for Cynthia Leitich Smith's Cynsations
When I wrote Hung Up (Simon Pulse, 2014), I knew before I typed the first word that the entire book would be written in phone conversations.
No traditional scenes. No chapters.
No physical descriptions, besides what I could work naturally into dialogue.
It was my tenth novel--the first I’d written in that format--and it was one of the hardest things I’ve ever done. I was also struggling through a difficult pregnancy at the time. I guess that made the process of book-making and revising feel extra arduous. I ate so many saltines . . .
Since the book has come out, because of its format, I’ve gotten a lot of questions about writing dialogue.
Here are the four most useful things anyone ever told me about writing dialogue.
1. It’s not like real speech.
When I first started writing fiction for teens, I was encouraged by fellow writers to eavesdrop as much as I could on young people’s conversations. I realize now this was a terrible idea.
Yes, real speech is interesting, but overheard conversations are rarely going to arrive in any condition to insert into your novel. Plus, the cadence is all wrong. If you really listen, most conversations are scattered and loose and filled with pauses and “ums” and have no structure.
Dialogue is carefully composed. Every time I type a quotation mark I think, “Every word must be worth it.”
Here’s a quick anecdote. A few years ago, I was a volunteer gardener on Alcatraz. Because I spent most of my time low to the ground and beside the walking paths, I overhead all sorts of conversations. Did people talk about crazy personal things involving their medication, sex lives, and in-laws? Yeah, they did. But for the hours and hours of conversations I overheard on that island, I maybe got two small quotes worth using. Which isn’t the best return on time.
So sponging off teen conversations might help you stay current with teen slang, but I don’t think it’s helpful in crafting meaningful dialogue.
|The Rose Garden on Alcatraz|
2. Compression is often a great solution.
There are only three ways to revise: you add words, rearrange words, or subtract words.
When it comes to revising dialogue, I think you should aim for economy. I’m constantly looking for words to purge. (I started out as a poet; so I spent most of the 90s developing word-purging skills.)
If you want better dialogue, try having less of it.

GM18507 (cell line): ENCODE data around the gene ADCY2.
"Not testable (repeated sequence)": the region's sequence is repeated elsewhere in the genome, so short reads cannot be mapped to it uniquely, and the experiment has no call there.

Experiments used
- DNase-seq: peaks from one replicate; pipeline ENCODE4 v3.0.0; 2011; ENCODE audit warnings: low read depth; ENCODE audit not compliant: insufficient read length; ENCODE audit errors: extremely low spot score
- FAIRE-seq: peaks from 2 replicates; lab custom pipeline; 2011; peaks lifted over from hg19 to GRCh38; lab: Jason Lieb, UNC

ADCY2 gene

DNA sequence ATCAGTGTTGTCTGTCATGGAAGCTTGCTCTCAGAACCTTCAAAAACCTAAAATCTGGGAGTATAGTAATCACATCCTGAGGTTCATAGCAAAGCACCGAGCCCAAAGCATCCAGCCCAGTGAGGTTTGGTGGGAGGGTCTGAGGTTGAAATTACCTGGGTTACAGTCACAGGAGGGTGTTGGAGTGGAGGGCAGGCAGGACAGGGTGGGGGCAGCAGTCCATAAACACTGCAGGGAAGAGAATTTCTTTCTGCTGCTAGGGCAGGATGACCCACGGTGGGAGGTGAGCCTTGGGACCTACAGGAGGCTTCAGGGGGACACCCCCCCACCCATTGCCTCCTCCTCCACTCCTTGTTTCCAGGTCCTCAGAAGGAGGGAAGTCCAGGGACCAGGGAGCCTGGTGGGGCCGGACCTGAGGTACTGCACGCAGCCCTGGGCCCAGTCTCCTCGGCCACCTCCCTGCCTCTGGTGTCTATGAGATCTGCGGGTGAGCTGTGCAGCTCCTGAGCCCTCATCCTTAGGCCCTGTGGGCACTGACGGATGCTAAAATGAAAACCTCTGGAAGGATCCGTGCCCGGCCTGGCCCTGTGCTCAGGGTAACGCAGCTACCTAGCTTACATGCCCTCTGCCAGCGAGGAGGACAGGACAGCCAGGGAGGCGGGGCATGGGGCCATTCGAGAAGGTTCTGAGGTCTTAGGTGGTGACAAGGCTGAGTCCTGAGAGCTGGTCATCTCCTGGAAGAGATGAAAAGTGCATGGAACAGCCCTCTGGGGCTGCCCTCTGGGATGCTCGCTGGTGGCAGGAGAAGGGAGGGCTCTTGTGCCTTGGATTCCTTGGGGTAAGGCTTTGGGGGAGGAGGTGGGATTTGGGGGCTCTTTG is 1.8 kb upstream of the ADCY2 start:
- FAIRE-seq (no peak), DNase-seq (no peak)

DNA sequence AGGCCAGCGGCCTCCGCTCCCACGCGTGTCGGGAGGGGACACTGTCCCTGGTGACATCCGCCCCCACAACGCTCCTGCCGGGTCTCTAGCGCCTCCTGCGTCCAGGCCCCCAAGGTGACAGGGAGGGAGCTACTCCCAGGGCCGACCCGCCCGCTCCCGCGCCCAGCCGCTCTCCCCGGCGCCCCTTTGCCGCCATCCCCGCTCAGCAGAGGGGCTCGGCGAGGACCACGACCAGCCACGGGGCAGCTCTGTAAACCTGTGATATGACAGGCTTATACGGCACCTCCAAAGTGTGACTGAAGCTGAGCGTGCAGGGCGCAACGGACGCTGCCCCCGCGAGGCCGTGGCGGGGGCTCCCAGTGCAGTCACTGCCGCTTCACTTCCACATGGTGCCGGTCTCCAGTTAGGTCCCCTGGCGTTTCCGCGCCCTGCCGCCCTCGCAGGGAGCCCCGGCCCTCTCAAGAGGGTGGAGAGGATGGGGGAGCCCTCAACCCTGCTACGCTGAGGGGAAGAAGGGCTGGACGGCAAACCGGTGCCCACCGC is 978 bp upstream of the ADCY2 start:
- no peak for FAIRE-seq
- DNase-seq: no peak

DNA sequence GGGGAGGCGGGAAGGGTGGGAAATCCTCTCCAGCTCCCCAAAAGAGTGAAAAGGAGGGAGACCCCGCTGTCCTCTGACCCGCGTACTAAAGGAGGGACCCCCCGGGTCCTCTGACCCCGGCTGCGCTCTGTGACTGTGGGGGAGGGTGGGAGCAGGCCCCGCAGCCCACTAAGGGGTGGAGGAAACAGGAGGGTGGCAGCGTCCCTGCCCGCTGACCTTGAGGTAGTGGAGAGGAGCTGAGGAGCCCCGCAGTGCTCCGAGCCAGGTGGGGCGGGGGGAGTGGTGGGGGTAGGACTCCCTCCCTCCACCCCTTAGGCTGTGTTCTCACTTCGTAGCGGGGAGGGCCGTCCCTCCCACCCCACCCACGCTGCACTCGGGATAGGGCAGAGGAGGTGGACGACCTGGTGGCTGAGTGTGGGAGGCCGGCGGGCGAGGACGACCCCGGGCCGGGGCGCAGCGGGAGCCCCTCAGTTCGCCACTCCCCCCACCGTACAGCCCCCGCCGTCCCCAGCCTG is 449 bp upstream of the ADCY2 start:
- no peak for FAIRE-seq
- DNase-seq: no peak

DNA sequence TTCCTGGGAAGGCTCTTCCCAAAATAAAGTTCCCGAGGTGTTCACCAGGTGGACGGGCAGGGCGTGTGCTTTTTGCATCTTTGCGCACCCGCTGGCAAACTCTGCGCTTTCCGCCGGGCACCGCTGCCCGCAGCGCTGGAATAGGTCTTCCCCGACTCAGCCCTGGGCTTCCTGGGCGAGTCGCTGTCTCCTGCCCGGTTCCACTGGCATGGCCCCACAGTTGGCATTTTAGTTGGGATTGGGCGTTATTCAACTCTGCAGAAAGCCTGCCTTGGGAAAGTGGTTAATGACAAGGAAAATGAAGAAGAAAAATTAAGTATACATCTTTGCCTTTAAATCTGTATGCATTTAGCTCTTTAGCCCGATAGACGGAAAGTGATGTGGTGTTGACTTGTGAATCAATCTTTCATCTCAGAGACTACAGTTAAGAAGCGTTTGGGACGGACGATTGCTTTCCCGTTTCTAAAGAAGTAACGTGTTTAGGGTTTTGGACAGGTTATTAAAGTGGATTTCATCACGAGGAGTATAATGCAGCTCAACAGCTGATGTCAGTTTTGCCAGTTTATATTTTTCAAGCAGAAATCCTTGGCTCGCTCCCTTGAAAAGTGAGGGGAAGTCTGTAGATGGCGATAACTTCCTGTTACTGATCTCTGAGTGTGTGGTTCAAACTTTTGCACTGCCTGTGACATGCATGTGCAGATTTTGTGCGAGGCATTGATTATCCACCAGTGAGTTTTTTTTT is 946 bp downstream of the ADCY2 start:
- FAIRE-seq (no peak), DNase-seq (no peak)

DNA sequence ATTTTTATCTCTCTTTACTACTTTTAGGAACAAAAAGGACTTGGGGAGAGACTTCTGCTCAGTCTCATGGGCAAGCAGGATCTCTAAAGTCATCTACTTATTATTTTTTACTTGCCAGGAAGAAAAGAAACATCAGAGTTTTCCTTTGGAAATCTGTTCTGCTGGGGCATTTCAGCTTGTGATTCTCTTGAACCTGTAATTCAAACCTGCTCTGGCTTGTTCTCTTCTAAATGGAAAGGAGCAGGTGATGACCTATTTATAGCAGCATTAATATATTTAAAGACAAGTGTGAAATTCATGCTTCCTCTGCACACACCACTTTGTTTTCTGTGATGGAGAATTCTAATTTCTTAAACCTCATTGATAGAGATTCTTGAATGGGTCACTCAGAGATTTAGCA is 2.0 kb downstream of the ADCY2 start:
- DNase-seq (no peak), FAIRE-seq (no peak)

3. Long interrupted sections of one person talking can feel inauthentic.
Dialogue is meant to go back and forth. If one person refuses to pass the ball, you risk creating a section that can feel strained, or boring, or insincere.
In Hung Up my characters do talk for extended moments, but I tried to set these up so they would read as confessions, which I think readers tend to like or at least extend more patience to.
|This baby goat is Laverne.|
4. Empathetic people write the best dialogue.
This is perhaps the best insight I’ve come across and I completely believe it. Because if you can accurately imagine how another person feels, you stand the best chance of accurately capturing what that person wants to say.
When generating or revising dialogue, I try to deeply imagine the characters as much as I can—where they are physically, geographically, emotionally.
If I understand how my characters feel, it’s easier to speak for them.
|This baby human is Max.|
Enter to win one of two copies of Hung Up by Kristen Tracy (Simon Pulse, 2014) or a copy of Lost It or a copy of Crimes of the Sarahs (all Simon Pulse). Eligibility: U.S. From the promotional copy of Hung Up:
It all started with a wrong number.
The voicemails Lucy left on James's phone were meant for someone else--someone who used to have James's digits. But then when James finally answers and the two start to talk, a unique bond forms between the two teens.
Gradually, Lucy and James begin to understand each other on a deeper level than anyone else in their lives. But when James wants to meet in person, Lucy is strangely resistant. And when her secret is revealed, he'll understand why...
a Rafflecopter giveaway